Botrytis is an opportunistic pathogen that usually needs some sort of injury to act as an entry point for infection.

Wounds and natural fissures in ripening grapes during late summer are an obvious route, but perhaps less well understood is the infection that can occur around flowering and lay dormant within developing bunches until later in the year.

This latent infection usually expresses itself once conditions become conducive, but in some seasons, such as when conditions are warm and dry, latent infection may be present, but symptoms never actually show. Predicting that far ahead is impossible, so it is important to understand the risks and manage them accordingly.

Flowering infection

Flowering is the main period when latent infection occurs, primarily through Botrytis cinerea spores entering the scar tissue left when the flower cap (calyptra) detaches, exposing the male (stamen) and female (pistil) parts of the flower for pollination.

While the ovule then becomes infected, the pathogen cannot colonise surrounding green tissue due to the high concentration of anti-microbial chemicals (stilbenes). Infection therefore remains “hidden” in a latent state within the developing berry, effectively inactive without vines expressing any symptoms, until conditions favour the disease.

This usually occurs after veraison, when the vine’s natural defences start to decline, sugar content within ripening berries increases, and skins become thinner. Wet, warm conditions further increase the risks of latent disease finally expressing itself.

Risk factors

Botrytis spores are almost always present in vineyards, spreading in the air, by insect vectors and rain splash. The optimum temperature for spore germination is around 18-21°C, although research shows some can germinate below 10°C or above 30°C. Surface moisture is essential though, which can be provided by rain, dew, mist, fog, or even just very high humidity.

The risk of latent infection occurring is far greater when flowering is protracted, particularly in warm and wet conditions. Such situations may also result in infected flower parts becoming lodged within developing bunches, potentially posing another infection point as the season progresses.

Although plant pathologists can test for latent infection by using agar plates to grow any fungal spores present in prepared tissue samples, commercial testing to assess hidden risk is not yet available. Growers must therefore evaluate underlying risks and protect crops accordingly.

Protecting crops

There are several ways vines and developing bunches can be protected from latent infection.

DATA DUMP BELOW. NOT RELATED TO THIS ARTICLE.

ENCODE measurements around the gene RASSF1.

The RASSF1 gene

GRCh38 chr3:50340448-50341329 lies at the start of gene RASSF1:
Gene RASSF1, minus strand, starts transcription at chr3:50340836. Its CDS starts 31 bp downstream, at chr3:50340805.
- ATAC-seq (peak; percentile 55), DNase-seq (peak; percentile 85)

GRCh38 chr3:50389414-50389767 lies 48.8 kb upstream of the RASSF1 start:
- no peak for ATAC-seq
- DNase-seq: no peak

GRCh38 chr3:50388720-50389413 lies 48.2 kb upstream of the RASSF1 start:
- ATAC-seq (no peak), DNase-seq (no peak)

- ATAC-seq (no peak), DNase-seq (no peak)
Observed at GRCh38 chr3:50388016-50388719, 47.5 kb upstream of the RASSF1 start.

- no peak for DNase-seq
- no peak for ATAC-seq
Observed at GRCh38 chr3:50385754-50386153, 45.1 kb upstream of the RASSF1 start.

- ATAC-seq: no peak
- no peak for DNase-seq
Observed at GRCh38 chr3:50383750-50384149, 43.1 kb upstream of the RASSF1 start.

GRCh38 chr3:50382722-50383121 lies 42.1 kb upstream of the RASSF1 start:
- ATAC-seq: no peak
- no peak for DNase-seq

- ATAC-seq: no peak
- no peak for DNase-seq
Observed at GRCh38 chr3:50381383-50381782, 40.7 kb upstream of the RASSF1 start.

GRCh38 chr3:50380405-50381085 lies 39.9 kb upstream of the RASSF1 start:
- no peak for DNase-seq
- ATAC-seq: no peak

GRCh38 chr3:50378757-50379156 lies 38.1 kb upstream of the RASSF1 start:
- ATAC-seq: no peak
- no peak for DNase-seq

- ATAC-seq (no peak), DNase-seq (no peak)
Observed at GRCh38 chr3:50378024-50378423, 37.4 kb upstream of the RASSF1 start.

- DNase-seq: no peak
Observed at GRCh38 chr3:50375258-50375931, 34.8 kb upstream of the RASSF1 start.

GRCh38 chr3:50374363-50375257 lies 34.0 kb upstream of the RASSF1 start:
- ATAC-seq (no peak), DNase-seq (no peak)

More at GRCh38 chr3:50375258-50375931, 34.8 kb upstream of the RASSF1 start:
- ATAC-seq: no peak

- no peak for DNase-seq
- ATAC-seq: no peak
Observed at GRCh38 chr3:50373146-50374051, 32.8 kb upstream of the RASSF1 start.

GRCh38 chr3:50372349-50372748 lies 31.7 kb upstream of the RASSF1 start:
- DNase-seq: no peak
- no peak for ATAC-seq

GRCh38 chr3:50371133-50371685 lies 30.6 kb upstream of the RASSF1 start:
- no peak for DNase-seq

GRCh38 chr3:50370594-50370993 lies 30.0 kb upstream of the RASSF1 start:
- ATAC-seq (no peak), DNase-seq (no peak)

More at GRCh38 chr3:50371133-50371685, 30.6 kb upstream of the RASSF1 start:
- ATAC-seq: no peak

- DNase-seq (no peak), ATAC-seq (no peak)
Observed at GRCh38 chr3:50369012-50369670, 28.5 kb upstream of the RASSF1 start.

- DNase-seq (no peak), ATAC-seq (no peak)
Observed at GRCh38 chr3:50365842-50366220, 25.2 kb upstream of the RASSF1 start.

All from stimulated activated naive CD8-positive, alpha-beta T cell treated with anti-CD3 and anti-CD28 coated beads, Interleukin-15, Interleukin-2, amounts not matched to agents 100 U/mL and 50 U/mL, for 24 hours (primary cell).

Applying Botryticides at key points through the flowering window is an effective way of protecting the fresh calyptra scars when they are most susceptible, but as ever, product choice and timing is key.

Depending on the duration of flowering, a two-spray strategy is common, although three may be necessary if flowering is very protracted, so it is important to use a range of actives and modes of action for resistance management. The main options include pyrimethanil, fenhexamid, and cyprodinil + fludioxonil.

Pyrimethanil is generally best reserved for late flowering or early fruitlet timing, as it can move within the plant tissue and arrest any latent infection already established in the berry, resulting in measurable reductions in laccase levels in the juice – a key indicator of fungal infection.

Kresoxim-methyl and tebuconazole also offer a moderate amount of Botrytis activity control, but should generally only be used in low-risk situations.

Managing canopies to improve airflow and reduce the chances of creating a favourable microclimate for fungal development is key to managing diseases, including Botrytis, while bunch thinning also helps. Spatially separating bunches reduces the chances of infection spreading from one bunch to the other later in the season.

It is also important to minimise the risk of any other forms of damage that could act as potential portals for Botrytis infection. This includes scarring caused by thrips on the surface of embryonic berries, fissures associated with early powdery mildew infection, or physical damage to the surface of berries during de-leafing, for example.

Finally, don’t forget about the importance of optimising nutrition to improve vine health. In particular, ensuring good calcium supply can help reduce Botrytis prevalence by improving the robustness of cell walls and berry skins. While it is rare to find calcium deficiency in the leaf, availability can be lower when transpiration is reduced, such as in cold, or very dry, drought conditions.